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Help on the horizon

SoVaNow.com / February 28, 2013
It’s easy in these rocky times to get carried away with a hell-in-a-handbasket outlook on the local economy. South Boston can be thankful it is not South Hill — three major industry closings in that fair town since the start of 2013, costing some 400 jobs — but it’s not like our community is setting the world on fire, either.

Rebuilding the region’s economy is a hard slog that requires patience and fortitude. (And vision. Which is harder to come by. Just ask the Virginia Tobacco Commission.) Truth be told, Southside Virginia’s hopes for recovery after all we’ve been through in the past four or five years hinge first and foremost on an upward trajectory for the country as a whole. This can be a dismaying thought, especially as we watch the idiotic federal budget sequester unfold in Washington.

The sequester fight is fundamentally about whether America should follow a path of budgetary austerity — spending cuts, tax hikes — to ensure its future prosperity. Alas, everywhere it’s been tried, austerity has been a disaster. This is especially true at the moment in Europe, which is under the sway of austerity’s champions even as it wallows in recession. But you don’t have look across the pond to see what happens when government becomes overly stingy during sluggish times. For generations, Southside Virginia has failed to adequately invest in infrastructure, education, and all the other things that foster growth, and the results have been nothing if not predictable.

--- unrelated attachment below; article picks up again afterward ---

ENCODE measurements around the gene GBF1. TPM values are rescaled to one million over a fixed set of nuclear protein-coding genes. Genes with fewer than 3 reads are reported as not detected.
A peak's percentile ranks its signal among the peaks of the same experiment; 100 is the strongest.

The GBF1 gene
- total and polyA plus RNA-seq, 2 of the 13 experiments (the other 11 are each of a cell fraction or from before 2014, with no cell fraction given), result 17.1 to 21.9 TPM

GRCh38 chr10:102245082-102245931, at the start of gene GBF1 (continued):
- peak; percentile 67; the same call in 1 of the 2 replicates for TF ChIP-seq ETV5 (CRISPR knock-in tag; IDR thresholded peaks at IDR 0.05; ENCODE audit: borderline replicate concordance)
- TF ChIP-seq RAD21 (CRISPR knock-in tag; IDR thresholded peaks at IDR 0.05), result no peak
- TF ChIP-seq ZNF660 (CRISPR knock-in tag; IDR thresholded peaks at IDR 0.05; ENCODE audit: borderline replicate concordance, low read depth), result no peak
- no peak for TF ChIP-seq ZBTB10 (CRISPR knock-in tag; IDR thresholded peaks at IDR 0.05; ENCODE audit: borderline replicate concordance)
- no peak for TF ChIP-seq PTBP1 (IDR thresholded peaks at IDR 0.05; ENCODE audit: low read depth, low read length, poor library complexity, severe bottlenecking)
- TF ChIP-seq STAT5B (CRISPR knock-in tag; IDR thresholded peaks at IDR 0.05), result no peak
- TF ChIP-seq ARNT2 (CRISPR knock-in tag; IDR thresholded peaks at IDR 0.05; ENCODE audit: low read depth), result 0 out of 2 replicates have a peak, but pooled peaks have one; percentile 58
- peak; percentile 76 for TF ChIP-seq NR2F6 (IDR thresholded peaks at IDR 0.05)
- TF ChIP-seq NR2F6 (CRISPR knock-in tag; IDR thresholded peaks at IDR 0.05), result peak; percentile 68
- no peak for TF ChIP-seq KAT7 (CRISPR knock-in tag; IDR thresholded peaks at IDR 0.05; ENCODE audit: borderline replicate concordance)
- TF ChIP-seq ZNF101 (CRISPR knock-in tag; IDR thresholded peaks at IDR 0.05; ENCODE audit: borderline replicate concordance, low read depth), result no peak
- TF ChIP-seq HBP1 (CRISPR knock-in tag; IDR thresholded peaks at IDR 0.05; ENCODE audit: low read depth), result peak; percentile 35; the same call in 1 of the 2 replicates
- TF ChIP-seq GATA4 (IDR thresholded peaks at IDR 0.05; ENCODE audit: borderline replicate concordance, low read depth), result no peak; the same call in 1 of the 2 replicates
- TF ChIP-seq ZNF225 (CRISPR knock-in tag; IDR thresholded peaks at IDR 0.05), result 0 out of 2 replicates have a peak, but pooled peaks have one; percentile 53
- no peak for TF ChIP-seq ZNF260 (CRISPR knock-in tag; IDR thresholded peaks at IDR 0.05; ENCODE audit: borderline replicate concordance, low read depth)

Fortunately, there’s a big deal looming on the horizon for Southside that promises to inject some cash into the economy and, more importantly, provide day-to-day relief for households struggling to pay their medical bills. Not everyone is going to benefit directly from the change, but the secondary impacts should be immediate and widespread. Imagine what it might mean for local businesses that rise and fall with consumer confidence if thousands of paycheck-to-paycheck households could receive help with health care costs that, at best, are too high, and at worst, can quickly become ruinous.

Virginia is moving, push-me-pull-me style, towards expansion of its Medicaid program, in step with most of the rest of the country. And the change needs to happen … ASAP.

Medicaid, you ask? What does it have to do with economic recovery in Southside Virginia? The answer lies with the region’s demographic makeup. This may come as a surprise — or maybe not — but fully one-fifth of Halifax County’s population lives at or below the poverty line (6,833 persons in 2010, according to census data). There are hundreds of local households where members hold down work but do not make enough to enjoy any semblance of financial stability. With money so tight, the first thing many people do is scrimp on health care. And if life goes wrong, the impact can be especially devastating.